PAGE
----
He brushed the tip of his hat with two fingers. “My pleasure, ma’am.”
He swaggered off, leaving her alone at the bar. That had been nice. Too bad she wasn’t interested. Once upon a time, she might have danced but there was something missing from the way he’d carried himself.
He was missing that power that Sergeant Iaconelli wore like it was second nature.
She shook her head and took a long sip of her wine. She’d done nothing but argue with the man but now she was thinking about him in a way that was purely unprofessional.
The heavy iron door swung open at that moment and Emily’s breath caught in her throat.
“Speak of the devil,” she muttered.
Reza Iaconelli stood in the doorway, his gaze scanning the room as though he was taking a headcount. What was it about the man that he was always walking through doors at the wrong time? And this time, his gaze swept the bar and landed directly on her.
His eyes lit up, his mouth flattened. Just a faint flicker, but it was enough to tell her he’d recognized her.
And the familiar hostility was gone.
Her mouth went dry and she took another sip. He wasn’t going to come over. It was going to be fine.
They would keep the rampant hostility and no lines would be blurred.
It would be fine, right?
Except that he was now coming over. Weaving through the crowd, his Stetson adding to his height.
What the hell was she supposed to do about that? The closer he got, the more her stomach flipped beneath her ribs.
She was too tired to fight. And the alcohol would probably allow her to say something that she’d regret come Monday.
His clean white shirt accented his shoulders and made his skin look darker, more appealing. His face was shadowed by the brim of the Stetson.
He was there. A short space separated them. He radiated something—a power.
She was doomed.
Jen: Are there any other writers, published or not, in your family?
Jessica: I’m the only writer in my family, as far as I know. I did spend time as a kid at my grandmother’s house and her neighbor was an author. Maybe she planted the seeds.
Jen: Are you a plotter or pantser?
Jessica: A little bit of both, I think. I tend to get these bursts of inspiration and just get a whole bunch down on paper. Then I have to go back and figure out how the story fits together.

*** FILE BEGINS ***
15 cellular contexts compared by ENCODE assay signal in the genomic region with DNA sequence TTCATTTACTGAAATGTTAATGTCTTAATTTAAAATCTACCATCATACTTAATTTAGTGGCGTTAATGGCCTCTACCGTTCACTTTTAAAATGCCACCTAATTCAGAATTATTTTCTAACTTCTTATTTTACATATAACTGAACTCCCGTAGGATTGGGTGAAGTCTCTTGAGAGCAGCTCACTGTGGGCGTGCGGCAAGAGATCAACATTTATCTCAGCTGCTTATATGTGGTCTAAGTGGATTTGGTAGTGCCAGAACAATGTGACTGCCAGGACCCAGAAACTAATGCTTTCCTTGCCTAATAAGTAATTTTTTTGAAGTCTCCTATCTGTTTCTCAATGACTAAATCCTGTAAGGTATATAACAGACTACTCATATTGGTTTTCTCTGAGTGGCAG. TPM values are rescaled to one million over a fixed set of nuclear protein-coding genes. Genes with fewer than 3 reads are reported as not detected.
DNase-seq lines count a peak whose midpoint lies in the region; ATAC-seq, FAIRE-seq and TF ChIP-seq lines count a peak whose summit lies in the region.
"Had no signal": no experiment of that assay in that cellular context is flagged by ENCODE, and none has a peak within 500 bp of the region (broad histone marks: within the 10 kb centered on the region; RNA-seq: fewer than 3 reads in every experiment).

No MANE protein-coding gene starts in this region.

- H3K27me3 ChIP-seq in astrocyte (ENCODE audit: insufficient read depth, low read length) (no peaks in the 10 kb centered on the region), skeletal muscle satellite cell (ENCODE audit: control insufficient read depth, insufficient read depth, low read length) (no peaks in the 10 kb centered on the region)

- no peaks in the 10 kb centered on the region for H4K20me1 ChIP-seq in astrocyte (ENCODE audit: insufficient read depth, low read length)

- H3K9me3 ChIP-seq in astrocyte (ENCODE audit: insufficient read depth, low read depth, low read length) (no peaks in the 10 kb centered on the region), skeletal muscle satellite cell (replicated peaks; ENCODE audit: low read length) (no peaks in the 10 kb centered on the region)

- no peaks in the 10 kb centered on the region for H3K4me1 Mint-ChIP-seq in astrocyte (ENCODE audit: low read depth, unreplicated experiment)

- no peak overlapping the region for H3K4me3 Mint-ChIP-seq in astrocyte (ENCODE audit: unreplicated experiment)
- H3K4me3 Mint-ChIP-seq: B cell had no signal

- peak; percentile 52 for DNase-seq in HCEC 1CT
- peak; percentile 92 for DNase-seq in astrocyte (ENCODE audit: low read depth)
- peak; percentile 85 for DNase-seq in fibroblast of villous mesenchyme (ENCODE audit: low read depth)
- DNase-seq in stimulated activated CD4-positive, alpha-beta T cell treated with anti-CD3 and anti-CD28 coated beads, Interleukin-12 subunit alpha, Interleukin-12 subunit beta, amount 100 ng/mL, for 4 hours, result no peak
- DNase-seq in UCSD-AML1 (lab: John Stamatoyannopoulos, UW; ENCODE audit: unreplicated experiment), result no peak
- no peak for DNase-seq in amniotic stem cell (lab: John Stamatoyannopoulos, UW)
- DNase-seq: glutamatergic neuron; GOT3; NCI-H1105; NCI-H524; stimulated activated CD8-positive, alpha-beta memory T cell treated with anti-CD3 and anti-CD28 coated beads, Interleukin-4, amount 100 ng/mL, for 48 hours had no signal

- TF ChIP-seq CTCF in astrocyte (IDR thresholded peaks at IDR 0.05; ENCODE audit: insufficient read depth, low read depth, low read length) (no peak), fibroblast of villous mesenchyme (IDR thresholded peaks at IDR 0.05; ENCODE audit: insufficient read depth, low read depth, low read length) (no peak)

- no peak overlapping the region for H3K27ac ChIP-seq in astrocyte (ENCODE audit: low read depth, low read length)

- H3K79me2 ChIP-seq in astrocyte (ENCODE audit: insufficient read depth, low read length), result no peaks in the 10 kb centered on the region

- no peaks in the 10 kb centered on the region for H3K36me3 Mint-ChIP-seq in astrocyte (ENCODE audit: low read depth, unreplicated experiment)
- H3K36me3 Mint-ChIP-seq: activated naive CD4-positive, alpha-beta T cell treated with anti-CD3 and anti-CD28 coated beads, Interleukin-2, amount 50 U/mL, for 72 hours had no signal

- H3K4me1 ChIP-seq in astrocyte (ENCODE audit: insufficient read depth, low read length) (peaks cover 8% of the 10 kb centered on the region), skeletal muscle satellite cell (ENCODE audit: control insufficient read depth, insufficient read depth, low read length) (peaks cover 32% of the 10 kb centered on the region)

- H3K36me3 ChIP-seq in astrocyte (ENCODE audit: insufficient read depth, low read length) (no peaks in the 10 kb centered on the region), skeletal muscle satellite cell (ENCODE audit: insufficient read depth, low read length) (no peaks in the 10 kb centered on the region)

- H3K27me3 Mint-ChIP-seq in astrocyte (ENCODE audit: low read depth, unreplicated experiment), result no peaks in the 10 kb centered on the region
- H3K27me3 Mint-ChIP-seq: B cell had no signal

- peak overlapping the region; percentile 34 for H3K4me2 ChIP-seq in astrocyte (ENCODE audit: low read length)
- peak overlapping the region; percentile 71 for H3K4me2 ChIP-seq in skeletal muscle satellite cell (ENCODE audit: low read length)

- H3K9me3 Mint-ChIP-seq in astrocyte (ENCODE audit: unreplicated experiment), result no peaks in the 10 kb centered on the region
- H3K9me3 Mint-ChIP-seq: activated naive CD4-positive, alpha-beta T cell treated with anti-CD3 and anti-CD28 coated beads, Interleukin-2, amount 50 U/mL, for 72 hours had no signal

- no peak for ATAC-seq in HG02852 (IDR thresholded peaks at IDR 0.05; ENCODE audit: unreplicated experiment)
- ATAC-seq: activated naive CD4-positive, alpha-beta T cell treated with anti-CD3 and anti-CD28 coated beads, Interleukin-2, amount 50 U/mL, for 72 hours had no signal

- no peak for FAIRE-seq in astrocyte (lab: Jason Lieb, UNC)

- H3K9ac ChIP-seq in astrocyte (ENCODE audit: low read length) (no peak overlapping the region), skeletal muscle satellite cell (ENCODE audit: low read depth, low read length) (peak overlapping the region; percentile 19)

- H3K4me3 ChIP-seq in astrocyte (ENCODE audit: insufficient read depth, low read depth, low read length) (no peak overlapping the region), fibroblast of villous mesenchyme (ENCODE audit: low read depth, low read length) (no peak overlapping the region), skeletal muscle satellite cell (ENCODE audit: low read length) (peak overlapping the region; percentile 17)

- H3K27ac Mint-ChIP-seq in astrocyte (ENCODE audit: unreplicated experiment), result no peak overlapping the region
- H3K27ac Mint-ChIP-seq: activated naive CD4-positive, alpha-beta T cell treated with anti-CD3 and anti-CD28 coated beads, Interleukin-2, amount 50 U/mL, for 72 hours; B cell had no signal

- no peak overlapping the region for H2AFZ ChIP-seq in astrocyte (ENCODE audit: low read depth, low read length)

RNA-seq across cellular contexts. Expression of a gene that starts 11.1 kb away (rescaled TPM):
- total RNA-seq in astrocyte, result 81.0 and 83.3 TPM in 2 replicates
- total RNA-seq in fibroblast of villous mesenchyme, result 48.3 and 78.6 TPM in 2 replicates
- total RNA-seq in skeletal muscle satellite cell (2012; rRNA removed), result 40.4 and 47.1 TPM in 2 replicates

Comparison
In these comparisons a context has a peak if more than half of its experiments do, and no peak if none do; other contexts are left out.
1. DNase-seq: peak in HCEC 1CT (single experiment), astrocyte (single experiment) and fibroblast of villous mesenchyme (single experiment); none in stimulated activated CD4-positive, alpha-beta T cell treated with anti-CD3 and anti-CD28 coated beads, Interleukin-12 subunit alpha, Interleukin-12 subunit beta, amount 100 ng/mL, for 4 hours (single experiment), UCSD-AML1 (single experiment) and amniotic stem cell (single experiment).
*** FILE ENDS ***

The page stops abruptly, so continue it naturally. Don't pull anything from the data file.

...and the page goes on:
Jen: Describe your writing in 3 words.
Jessica: Chaos, messy, emotional
Jen: Do you have a writing routine?
Jessica: Oh how I wish I did. I’m currently in graduate school at Duke and yeah, writing has been on the back burner. I try to write at night after the kids go to bed. Some nights are more successful than others.
Jen: How do you remember ideas that come to you at odd times?
Jessica: I don’t. If I don’t write them down, they’re gone forever.
Jen: Is there a genre you’d like to write? Is there one you’ll probably stay away from? Why?
Jessica: I’m working on a thriller right now about a soldier who makes a deal with the devil. I’ll let you know how that turns out. I can honestly say I’ll probably never write a billionaire story. The whole 50 Shades of Gray thing does nothing for me. I’m super thrilled that people are having success in that subgenre but it’s not for me.
Jen: What kind of research did you do for this book?
Jessica: I focused on how alcoholics react to detoxing and staying sober. It was a pretty interesting look at what people who struggle with addiction go through every single day.
Jen: What’s the most challenging aspect of writing? Easiest? Most rewarding?
Jessica: Getting into the story and then figuring out how it all ends. The most rewarding part for me is editing and revising. Seeing the final product take shape is really satisfying.